Emma Miriam Chirping

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    Thank you Kathy for replying! I certainly do know that, and your blog is always the first place I go to for any chicken questions: you always provide very logical and proven advice, which I find incredibly valuable. I was just nervous because of my Brahma's feathered feet -- in treating the mites I didn't want to inadvertently damage her feathers, and thought it would be irresponsible for me not to double check. I appreciate you clarifying here.
     
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  7. ADozenGirlz

    ADozenGirlz The Chicken Chick[IMG]emojione/assets/png/00ae.png

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    I think you're smart to question the safety of any advice you receive online as much of what's available is churned out by individuals that have not done their due diligence with regard to research and don't consult with veterinarians, poultry nutritionists or poultry PhDs as I do. You can feel confident that this treatment is safe and effective and that your bird will be mite-free by day 3. Other methods cannot make that claim and your bird will continue to suffer from the infestation as the suggested treatments with oil, etc. are not capable of killing the nits. The nits will hatch and the cycle will continue with the treatments that sound more pleasant than gasoline.
     
  8. Emma Miriam

    Emma Miriam Chirping

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    Thank you Kathy for your advice. I wanted to follow up about my experience with these treatments. I tried vegetable oil and vaseline for a couple weeks (dipped in oil and slathered on vaseline every 2-3 days) and it didn't make any difference at all -- perhaps I didn't keep at it long enough, but I didn't want to wait any longer for results. So, I did the gasoline dip July 30-August 1, following the procedure exactly except for substituting vaseline for A&D ointment, which I had read was fine to do. No ill effects from the gas and I was feeling good that my hen was now mite-free.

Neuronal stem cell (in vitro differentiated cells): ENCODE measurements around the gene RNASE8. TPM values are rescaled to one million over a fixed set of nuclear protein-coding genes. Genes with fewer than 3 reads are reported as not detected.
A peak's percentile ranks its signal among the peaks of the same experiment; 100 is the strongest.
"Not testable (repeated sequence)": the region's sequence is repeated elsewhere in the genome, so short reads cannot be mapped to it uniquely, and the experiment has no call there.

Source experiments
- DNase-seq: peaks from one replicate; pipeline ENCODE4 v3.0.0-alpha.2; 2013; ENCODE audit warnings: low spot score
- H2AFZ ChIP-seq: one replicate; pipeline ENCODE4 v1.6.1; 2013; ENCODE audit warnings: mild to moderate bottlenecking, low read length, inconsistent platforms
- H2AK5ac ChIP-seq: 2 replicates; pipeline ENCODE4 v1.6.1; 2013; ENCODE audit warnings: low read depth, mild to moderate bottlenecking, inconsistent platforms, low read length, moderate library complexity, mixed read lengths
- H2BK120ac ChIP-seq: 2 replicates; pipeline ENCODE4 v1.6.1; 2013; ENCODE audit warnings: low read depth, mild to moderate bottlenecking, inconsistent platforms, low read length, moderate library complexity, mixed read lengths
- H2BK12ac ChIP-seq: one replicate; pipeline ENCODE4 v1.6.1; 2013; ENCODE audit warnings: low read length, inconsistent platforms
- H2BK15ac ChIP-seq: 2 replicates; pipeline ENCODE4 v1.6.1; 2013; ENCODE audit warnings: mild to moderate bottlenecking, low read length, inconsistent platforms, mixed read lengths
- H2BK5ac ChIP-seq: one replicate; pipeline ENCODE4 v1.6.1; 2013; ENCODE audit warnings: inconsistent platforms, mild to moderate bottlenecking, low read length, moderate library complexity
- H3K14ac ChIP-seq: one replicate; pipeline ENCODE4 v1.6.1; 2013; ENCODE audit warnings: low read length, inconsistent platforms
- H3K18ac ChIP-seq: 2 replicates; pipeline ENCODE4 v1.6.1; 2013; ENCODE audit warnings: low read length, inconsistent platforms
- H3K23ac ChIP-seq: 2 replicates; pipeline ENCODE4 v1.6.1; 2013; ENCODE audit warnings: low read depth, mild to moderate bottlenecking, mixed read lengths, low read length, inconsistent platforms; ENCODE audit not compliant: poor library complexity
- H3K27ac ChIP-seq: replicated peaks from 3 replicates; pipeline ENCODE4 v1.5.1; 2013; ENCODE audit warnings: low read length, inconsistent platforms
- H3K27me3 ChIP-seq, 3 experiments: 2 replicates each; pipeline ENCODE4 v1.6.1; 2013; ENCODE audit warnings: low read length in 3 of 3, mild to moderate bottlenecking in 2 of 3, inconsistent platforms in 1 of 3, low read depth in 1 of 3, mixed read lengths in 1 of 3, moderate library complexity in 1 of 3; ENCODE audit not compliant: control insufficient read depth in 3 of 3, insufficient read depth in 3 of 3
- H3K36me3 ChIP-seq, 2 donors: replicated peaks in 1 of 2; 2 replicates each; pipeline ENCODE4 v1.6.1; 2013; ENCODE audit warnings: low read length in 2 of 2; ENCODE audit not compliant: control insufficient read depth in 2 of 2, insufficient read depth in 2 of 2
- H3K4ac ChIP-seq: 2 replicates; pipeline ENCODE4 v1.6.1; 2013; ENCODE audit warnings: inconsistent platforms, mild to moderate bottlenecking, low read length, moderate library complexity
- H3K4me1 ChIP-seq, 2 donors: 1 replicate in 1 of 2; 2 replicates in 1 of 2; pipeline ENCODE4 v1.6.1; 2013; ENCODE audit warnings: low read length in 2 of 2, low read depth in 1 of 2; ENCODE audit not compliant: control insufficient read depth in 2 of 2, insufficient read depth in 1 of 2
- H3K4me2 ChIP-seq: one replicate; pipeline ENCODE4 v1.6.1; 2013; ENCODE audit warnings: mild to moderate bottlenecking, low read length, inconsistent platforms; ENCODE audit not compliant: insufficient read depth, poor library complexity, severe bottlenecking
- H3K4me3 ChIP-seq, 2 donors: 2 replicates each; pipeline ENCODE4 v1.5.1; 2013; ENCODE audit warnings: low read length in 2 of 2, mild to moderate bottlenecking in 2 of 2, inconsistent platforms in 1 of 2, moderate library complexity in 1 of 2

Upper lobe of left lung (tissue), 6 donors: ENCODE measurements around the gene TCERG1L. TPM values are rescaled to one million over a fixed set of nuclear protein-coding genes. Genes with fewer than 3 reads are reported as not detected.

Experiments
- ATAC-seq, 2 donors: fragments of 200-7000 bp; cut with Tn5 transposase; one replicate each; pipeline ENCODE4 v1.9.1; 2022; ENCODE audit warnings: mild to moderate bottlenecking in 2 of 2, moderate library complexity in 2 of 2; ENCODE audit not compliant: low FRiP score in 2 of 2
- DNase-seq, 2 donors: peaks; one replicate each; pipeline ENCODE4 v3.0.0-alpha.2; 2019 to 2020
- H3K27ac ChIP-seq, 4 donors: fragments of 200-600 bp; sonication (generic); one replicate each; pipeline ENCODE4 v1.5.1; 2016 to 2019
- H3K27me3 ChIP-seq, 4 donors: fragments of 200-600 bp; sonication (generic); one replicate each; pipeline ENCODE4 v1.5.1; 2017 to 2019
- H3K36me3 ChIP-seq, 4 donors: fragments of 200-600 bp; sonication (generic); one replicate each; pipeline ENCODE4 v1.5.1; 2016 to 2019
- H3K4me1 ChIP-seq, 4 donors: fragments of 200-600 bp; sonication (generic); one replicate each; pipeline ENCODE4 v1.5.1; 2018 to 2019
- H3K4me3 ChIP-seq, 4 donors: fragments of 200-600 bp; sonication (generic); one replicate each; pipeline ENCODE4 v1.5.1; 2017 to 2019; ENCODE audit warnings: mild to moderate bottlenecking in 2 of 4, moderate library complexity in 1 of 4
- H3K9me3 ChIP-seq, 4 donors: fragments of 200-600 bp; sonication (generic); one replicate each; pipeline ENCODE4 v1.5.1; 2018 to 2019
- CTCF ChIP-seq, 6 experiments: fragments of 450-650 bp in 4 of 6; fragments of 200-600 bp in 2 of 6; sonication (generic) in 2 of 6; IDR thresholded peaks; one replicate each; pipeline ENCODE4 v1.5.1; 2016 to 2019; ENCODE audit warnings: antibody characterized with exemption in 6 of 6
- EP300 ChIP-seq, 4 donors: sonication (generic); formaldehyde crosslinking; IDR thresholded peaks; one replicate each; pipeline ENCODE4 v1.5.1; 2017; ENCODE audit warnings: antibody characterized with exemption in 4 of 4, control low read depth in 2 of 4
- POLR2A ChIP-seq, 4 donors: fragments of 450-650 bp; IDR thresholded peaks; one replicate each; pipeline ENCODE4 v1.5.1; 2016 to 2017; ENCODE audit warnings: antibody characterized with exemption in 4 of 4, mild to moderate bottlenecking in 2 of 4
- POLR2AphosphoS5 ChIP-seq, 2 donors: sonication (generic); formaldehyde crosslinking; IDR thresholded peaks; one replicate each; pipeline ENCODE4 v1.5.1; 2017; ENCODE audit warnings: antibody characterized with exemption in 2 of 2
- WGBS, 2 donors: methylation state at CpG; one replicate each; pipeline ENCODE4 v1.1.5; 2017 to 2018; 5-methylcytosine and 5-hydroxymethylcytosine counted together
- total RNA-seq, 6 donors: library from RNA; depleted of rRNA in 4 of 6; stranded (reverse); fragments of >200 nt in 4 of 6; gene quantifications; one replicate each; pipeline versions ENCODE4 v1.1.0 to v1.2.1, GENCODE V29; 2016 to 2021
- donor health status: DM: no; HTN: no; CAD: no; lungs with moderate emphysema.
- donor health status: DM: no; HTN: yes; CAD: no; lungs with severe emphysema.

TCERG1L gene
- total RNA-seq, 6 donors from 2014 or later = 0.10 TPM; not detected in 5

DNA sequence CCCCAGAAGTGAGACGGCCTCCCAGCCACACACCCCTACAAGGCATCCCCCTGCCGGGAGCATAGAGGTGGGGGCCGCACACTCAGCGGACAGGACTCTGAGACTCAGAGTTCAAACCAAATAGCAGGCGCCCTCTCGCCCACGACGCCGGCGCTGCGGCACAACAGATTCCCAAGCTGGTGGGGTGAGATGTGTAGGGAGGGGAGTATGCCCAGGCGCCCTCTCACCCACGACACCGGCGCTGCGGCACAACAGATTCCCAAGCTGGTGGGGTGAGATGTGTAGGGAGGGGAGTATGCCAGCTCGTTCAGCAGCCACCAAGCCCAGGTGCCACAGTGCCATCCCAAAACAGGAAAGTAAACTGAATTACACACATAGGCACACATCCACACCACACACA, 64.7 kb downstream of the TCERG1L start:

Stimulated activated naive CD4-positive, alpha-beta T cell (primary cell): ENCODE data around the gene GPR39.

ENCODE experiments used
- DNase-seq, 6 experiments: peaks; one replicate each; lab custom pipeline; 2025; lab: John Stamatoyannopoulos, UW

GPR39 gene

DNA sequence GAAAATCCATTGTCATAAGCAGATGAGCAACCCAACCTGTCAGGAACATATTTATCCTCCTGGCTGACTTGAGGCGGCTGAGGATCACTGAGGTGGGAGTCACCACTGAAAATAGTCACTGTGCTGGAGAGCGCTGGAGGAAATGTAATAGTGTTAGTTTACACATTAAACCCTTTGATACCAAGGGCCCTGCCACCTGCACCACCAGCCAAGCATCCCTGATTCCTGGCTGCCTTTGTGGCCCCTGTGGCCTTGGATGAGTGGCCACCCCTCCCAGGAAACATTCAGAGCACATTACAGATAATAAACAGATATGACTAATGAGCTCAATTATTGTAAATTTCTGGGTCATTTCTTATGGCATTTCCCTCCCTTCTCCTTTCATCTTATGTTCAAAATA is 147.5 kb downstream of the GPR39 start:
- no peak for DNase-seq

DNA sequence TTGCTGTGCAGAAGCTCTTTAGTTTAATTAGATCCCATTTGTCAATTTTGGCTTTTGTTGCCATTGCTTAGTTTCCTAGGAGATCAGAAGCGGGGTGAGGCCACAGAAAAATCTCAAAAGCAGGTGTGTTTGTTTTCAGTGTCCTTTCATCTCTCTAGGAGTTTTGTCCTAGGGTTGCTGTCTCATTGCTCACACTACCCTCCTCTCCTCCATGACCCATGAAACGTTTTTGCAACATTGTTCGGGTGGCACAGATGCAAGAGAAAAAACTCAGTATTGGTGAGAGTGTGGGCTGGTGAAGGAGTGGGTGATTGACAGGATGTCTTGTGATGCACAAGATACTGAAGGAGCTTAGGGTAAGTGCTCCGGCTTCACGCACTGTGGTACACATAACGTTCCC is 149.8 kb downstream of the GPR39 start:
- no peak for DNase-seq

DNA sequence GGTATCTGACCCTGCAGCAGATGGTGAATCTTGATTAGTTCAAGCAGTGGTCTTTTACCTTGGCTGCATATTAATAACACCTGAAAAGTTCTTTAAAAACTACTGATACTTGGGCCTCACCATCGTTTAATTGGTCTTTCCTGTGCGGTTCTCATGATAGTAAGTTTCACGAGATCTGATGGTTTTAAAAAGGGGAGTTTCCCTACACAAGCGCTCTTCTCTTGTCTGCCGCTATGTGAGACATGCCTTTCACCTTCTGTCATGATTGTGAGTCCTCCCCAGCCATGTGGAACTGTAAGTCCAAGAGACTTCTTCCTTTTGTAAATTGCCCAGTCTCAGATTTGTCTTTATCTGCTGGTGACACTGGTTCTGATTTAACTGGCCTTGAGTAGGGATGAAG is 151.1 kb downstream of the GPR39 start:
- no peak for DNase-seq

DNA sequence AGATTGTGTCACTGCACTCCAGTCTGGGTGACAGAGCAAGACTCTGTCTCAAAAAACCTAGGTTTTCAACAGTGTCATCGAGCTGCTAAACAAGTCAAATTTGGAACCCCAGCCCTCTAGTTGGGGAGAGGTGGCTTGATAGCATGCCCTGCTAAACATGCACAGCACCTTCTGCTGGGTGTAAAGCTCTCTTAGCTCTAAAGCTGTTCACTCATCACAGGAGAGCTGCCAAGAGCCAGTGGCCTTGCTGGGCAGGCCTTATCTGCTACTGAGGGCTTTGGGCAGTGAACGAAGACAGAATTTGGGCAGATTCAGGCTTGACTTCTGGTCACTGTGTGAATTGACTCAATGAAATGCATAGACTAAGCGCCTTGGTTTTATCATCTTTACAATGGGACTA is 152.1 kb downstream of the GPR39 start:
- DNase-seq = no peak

However, I just checked my hen this evening to see if the scales had fallen off and new regrown (tough to tell without inspecting her since she has feathered feet), and there's still no visible change at all! Scales are still raised just as much. If the gas dip worked, I should be seeing results by now, a month later, shouldn't I? What would you recommend I do?
     
  9. ADozenGirlz

    ADozenGirlz The Chicken Chick[IMG]emojione/assets/png/00ae.png

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    The problem was the mites and the damage they inflicted to the scales. The mites and their nits are now eradicated. The scales are going to take time to slough off. If you don't show the birds, the appearance of the legs is of no consequence. You can either not worry about it or you can give the bird regular soaks to soften the scales and brush with a soft fingernail brush. I don't see the benefit to that and it would probably just cause more stress for the bird.
     
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  10. Emma Miriam

    Emma Miriam Chirping

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    Thank you for the quick reply! Yes, I don't care about the appearance of the scales at all as long as the mites are eradicated and it isn't causing her pain. One further question, though: let's say it takes months for the scales to fall off, or maybe they never will (I just did some reading and saw that it's possible the scales may never return to normal). How will I know if the mites were to come back -- just if I saw further raising of the scales? I won't want to treat "just in case" because of the stress the dipping causes.
     
    Last edited: Sep 1, 2017